January 16, 2020 – The study found that a video game-based treatment was effective both for children receiving ADHD medication along with the digital therapeutic and for children receiving only the digital therapeutic.
Evidence from a recently completed DCRI-led clinical trial supports the hypothesis that an investigational digital therapeutic may be an effective treatment for children with ADHD.
Akili, the creator of the video game-based treatment called AKL-T01, announced yesterday results from the trial. The study, led by the DCRI’s Daniel Laskowitz, MD, (pictured left) with faculty support and expertise from the DCRI’s Scott Kollins, PhD, (pictured right) included 206 participants between the ages of 8 and 14 with a diagnosis of ADHD. Participants were assessed using the ADHD Impairment Rating Scale three times: at study launch before using AKL-T01, after using AKL-T01 for one month, and after using AKL-T01 for three months. Rates on the scale increased at the one-month mark, and additional increases were observed at the study’s end, suggesting that longer use of the therapy leads to further improvement.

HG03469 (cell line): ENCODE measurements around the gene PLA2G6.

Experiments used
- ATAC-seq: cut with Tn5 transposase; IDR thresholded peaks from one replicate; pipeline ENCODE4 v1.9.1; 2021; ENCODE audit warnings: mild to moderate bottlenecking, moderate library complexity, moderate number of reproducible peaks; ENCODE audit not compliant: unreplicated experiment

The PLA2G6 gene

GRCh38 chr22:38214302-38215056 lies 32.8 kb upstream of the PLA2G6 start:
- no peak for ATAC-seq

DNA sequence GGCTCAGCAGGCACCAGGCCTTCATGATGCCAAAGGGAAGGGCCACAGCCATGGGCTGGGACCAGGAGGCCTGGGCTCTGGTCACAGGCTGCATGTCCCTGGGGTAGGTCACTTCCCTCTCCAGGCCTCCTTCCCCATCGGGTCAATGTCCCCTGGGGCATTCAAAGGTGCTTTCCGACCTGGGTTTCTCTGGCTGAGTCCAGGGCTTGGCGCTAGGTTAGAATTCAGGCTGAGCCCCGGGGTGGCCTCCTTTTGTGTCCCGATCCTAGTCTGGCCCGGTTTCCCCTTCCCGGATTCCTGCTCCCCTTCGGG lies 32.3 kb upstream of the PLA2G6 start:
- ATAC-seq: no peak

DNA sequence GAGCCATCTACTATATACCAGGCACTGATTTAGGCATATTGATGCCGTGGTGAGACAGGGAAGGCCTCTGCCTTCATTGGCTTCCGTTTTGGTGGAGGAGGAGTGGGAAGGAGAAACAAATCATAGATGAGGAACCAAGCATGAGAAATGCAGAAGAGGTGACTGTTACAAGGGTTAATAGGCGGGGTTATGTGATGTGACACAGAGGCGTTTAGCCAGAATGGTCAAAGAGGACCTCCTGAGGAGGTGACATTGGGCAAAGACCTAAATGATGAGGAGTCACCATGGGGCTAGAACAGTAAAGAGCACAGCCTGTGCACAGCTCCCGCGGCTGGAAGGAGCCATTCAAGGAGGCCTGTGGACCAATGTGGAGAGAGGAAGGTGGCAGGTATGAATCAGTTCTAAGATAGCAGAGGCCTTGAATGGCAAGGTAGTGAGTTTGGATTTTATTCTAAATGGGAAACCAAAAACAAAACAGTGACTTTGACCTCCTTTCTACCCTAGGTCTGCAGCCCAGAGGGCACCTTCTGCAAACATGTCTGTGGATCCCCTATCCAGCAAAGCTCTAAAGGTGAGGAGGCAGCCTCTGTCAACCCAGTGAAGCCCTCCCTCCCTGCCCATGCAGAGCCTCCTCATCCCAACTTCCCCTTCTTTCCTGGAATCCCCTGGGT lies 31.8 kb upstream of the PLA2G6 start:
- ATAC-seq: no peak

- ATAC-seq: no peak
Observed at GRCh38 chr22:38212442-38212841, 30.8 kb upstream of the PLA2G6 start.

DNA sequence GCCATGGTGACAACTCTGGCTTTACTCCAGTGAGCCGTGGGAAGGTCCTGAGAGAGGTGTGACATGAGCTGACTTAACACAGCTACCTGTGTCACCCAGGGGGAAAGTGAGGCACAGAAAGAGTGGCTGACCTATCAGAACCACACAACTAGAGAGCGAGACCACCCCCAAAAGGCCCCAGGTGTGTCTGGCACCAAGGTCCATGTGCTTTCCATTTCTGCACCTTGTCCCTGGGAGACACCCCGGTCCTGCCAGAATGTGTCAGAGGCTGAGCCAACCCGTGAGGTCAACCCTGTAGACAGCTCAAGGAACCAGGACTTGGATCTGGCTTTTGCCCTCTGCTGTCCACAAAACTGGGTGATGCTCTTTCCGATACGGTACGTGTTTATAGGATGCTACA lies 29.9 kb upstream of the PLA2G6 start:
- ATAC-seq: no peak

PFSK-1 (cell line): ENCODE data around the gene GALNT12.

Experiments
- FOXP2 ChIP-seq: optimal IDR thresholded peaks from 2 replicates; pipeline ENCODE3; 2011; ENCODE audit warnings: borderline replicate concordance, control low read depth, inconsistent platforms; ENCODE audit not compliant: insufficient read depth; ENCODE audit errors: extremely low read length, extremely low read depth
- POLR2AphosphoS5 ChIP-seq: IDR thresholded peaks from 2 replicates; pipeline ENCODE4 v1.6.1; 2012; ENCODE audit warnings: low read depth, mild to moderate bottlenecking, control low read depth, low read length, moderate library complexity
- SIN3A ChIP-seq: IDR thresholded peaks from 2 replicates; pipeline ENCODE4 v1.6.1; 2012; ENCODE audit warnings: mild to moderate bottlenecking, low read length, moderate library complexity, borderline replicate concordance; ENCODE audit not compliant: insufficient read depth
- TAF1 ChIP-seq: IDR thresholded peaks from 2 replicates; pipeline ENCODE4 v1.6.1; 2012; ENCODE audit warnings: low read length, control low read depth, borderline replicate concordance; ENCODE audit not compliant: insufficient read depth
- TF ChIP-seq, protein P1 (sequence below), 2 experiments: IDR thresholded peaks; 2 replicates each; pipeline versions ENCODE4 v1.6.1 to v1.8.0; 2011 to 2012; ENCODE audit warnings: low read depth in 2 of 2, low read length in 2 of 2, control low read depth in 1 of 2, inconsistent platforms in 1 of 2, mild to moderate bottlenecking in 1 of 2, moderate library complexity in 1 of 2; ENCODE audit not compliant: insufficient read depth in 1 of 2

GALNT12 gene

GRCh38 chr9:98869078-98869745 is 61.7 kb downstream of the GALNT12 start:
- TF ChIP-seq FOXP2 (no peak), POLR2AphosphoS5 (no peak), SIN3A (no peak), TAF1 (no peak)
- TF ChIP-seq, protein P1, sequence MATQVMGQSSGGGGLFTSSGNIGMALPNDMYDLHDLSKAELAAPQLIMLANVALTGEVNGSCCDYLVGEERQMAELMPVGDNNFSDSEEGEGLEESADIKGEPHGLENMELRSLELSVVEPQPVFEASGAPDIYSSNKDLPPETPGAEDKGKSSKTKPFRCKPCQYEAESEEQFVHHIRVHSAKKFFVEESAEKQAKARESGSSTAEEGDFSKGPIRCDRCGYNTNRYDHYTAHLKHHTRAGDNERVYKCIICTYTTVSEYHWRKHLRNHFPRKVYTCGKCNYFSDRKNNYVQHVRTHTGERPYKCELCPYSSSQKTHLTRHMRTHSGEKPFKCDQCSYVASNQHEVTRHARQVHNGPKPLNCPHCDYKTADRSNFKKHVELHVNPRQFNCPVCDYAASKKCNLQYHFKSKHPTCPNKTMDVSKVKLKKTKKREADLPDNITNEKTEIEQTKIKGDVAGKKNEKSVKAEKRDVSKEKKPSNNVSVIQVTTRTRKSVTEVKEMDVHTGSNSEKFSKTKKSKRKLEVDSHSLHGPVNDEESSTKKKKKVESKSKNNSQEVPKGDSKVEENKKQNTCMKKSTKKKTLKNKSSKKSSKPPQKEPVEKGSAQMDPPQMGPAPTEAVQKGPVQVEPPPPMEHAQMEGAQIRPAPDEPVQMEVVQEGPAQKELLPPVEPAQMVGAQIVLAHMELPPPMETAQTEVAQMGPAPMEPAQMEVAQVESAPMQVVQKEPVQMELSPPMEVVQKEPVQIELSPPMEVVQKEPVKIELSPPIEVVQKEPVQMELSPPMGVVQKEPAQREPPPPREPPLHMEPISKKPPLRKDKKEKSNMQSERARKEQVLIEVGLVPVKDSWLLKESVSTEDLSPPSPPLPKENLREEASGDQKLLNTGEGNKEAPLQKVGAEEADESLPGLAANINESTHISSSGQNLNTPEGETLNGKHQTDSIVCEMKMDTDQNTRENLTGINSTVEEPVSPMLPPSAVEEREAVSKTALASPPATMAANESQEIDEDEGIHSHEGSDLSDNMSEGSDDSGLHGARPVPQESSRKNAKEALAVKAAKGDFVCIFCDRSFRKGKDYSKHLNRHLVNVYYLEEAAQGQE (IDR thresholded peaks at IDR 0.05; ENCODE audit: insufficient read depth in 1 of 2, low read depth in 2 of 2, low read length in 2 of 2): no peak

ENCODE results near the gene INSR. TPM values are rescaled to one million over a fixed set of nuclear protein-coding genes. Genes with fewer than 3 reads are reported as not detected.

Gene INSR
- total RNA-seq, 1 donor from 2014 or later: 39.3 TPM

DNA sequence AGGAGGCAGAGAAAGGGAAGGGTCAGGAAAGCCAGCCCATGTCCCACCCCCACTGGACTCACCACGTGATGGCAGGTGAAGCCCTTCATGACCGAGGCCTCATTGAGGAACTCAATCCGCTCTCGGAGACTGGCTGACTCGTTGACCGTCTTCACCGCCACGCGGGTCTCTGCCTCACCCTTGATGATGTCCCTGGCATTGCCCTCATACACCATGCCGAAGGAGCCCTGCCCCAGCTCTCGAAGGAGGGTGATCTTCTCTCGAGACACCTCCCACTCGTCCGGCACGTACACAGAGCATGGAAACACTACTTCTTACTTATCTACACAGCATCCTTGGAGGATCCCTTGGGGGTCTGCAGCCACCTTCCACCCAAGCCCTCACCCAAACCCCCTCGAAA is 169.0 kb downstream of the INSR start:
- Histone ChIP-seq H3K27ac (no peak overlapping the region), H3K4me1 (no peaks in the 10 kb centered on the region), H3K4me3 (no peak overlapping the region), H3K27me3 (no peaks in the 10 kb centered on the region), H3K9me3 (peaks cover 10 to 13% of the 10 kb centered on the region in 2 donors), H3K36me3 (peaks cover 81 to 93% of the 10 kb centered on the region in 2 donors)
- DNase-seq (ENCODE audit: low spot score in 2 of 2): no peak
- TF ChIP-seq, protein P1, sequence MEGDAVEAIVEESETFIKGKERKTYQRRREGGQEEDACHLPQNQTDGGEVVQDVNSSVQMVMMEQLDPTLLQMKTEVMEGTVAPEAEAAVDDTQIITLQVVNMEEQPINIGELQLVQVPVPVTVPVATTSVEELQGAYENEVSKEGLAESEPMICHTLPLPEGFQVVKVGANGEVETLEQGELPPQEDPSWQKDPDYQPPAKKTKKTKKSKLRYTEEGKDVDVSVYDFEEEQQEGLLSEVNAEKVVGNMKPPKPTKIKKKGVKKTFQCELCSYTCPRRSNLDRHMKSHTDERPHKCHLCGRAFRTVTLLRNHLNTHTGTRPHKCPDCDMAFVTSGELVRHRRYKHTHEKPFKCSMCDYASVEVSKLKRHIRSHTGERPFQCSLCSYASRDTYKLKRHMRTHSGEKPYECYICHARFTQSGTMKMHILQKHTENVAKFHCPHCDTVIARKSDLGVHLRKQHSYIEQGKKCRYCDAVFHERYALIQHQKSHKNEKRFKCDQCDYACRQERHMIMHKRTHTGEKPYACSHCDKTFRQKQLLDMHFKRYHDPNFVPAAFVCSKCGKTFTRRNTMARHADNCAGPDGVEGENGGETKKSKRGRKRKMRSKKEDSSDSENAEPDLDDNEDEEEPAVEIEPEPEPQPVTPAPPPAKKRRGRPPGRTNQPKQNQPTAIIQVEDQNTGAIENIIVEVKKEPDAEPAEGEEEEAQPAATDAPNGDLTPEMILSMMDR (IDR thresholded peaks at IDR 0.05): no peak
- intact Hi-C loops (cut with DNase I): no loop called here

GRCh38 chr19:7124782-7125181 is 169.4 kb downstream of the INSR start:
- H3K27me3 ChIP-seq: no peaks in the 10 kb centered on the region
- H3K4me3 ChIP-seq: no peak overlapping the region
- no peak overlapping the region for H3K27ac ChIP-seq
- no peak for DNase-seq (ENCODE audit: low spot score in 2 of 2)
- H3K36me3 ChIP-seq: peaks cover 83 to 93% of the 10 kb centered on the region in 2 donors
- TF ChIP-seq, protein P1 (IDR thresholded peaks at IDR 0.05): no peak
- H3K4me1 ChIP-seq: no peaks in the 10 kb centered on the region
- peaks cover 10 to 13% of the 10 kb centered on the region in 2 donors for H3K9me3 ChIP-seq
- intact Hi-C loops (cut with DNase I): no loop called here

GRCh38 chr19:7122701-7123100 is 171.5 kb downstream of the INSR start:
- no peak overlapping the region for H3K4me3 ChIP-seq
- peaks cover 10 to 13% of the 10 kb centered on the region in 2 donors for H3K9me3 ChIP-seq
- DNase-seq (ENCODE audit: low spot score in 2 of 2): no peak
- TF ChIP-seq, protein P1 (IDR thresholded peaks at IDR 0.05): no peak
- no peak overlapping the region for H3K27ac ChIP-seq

The DCRI also led a prior study examining the efficacy of AKL-T01, but the most recent study was the first to study the effects of the treatment in both patients receiving a combination of AKL-T01 and ADHD medications and in patients receiving only AKL-T01. Both groups experienced similar improvements.
Akili is currently seeking FDA clearance for AKL-T01.
“As someone who has studied ADHD for my entire career, I am excited to see clinical evidence that supports the effectiveness of a novel treatment option for children with ADHD,” Kollins said. “Although there are already products on the market that claim to increase attention, AKL-T01 is the only product of its kind that has undergone the rigorous testing of a clinical trial. The results from our study provide clear evidence that users of AKL-T01 will actually benefit.”